It is very common to say that what I am advocating, a rejection of contraception, is unrealistic. But so was advocating the extension of the vote to women. And, as universal suffrage was seen to be necessary because women, as they are, are PERSONS, I believe that there will come a time when contraception will be seen in the same way, women will demand that they be taken as they are, body soul and personhood.

Only with a feminist rejection of contraception will we arrive at that point where we can get past the idea that “My urge is so strong, you will just have to bear the consequence, you will have to get pregnant against your will. I will be satisfied, I will use you.”.

But this unrealistic! Yes, but it is scientific ...

I'm at a loss to respond to this objection. I am after all real, and my wife does not live in terror of my sexuality, does not live in terror of her sexuality, and most importantly does not live in terror of our sexuality.

But this is easily dismissed with “Yes, well if I were as much of a religious fanatic as he is, then maybe it is possible, but for not John and Jane Doe!”

It's hard to respond to that objection except to point out that the objection is itself an expression of religious fanaticism, and that religion is the religion of despair.

We despair that men and women can ever respect each other, we despair that teenage boys can want life long love, so we train our young women to abandon the hope for life long love as well. We teach our children to plan for divorce, as though this were somehow more “realistic”. I admit, it is more realistic, if we despair of our society and of ourselves.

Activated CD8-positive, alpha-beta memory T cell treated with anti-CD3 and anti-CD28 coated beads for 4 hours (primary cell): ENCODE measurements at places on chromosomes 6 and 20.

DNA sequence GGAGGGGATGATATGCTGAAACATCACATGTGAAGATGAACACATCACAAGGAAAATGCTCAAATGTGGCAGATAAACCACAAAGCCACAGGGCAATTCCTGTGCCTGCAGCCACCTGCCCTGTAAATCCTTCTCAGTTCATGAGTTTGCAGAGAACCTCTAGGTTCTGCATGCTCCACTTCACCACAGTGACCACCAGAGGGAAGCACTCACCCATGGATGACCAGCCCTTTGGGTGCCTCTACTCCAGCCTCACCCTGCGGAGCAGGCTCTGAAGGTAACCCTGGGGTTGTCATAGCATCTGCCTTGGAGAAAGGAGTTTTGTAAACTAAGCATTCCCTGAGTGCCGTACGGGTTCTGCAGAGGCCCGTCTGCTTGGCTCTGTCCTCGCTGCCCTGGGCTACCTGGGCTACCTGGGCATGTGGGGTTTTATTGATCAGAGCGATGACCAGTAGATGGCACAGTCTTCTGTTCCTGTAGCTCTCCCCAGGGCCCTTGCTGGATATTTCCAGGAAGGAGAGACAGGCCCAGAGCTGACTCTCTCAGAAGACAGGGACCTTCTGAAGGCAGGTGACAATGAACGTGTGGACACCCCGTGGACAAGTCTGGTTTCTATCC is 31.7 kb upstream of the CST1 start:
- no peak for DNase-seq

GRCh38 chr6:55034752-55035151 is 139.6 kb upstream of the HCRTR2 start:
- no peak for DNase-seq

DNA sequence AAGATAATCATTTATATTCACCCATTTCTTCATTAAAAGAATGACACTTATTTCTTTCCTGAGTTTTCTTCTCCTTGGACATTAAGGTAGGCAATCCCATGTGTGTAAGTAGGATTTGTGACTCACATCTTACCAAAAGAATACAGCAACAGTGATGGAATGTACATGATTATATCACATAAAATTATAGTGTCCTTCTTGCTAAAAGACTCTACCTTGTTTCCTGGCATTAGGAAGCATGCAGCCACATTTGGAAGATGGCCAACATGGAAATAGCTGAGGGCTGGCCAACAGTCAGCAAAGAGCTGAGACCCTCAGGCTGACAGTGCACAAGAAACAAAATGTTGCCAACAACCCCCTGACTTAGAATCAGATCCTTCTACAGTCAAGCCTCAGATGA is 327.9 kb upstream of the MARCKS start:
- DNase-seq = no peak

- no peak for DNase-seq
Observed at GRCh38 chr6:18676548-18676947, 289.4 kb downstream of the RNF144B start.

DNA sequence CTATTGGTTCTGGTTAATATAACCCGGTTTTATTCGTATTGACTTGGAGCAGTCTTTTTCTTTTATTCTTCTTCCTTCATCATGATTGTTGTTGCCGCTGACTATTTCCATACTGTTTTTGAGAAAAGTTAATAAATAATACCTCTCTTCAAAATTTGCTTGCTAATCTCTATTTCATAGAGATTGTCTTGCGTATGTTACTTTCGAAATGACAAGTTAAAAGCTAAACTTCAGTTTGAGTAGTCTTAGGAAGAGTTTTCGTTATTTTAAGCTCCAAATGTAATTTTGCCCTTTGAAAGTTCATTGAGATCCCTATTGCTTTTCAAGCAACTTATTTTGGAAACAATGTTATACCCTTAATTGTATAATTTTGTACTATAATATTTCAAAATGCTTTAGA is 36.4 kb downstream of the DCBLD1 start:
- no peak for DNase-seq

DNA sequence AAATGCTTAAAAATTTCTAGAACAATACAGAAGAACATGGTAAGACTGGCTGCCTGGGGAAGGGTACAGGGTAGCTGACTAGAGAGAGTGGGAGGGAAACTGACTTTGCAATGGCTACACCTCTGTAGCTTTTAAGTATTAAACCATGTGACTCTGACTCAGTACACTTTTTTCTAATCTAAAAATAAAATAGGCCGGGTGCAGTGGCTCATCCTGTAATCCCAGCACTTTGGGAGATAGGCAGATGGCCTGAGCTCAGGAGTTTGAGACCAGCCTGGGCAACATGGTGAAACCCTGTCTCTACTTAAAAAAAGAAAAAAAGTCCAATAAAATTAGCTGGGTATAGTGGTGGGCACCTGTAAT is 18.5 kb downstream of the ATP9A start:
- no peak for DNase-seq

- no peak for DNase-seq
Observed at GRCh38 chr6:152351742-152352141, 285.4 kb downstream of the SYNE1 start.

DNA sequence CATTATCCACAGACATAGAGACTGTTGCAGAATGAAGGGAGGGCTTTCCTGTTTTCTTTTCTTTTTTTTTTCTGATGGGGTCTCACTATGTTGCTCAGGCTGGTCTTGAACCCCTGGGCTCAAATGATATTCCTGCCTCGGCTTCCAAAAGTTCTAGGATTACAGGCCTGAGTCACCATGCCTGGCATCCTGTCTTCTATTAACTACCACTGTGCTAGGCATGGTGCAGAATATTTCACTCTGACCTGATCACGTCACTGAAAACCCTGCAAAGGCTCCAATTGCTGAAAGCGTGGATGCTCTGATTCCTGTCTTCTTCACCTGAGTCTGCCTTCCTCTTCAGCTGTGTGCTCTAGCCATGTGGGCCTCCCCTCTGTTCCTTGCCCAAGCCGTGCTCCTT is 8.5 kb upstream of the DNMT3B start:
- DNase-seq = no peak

More curious to my mind is the phenomena that as soon as we touch on “sex” even the materialists among us abandon science without so much as a backward glance.

Evolutionary biology has a lot to say about kinship structures in human societies – and how are they supposed to work, in a practical sense, without a life long commitment to marriage – one woman and one man for life? Why would be expect the availability of contraception to change, in any way, our inherited evolutionary development? But we do.

Babies like their mothers, they like their smell, their skin, their voice. They recognize their mothers immediately after birth. That link, that baby/mother love/attachment is natural is a fact. How can we suppose, scientifically that it does not extend into adulthood and the attachments formed there? Of course it must, and it must presume that “terror” is a deviation from the natural state of affairs, or at least it seems reasonable to me that this should be so.

Sociology points to problems with broken down families, families often broken down because men can't say “I abstain for love of you.”

Young men want to get married and have children and love them and their wives. As far as science can determine this is built in, hard wired.

Scientifically, abstinence is not physically damaging, and need not be psychologically damaging. (A speculation: A little more development in that area will show that abstinence is only psychologically damaging if you start out damaged.)

Scientifically unrestricted promiscuous sex leads to disease, and it seems this will always be so -- it's how disease works.

All of these things weave together and at least support the idea that marriage is normal, indeed very normal biologically, as are all the other facets of our lives that are touched by marriage.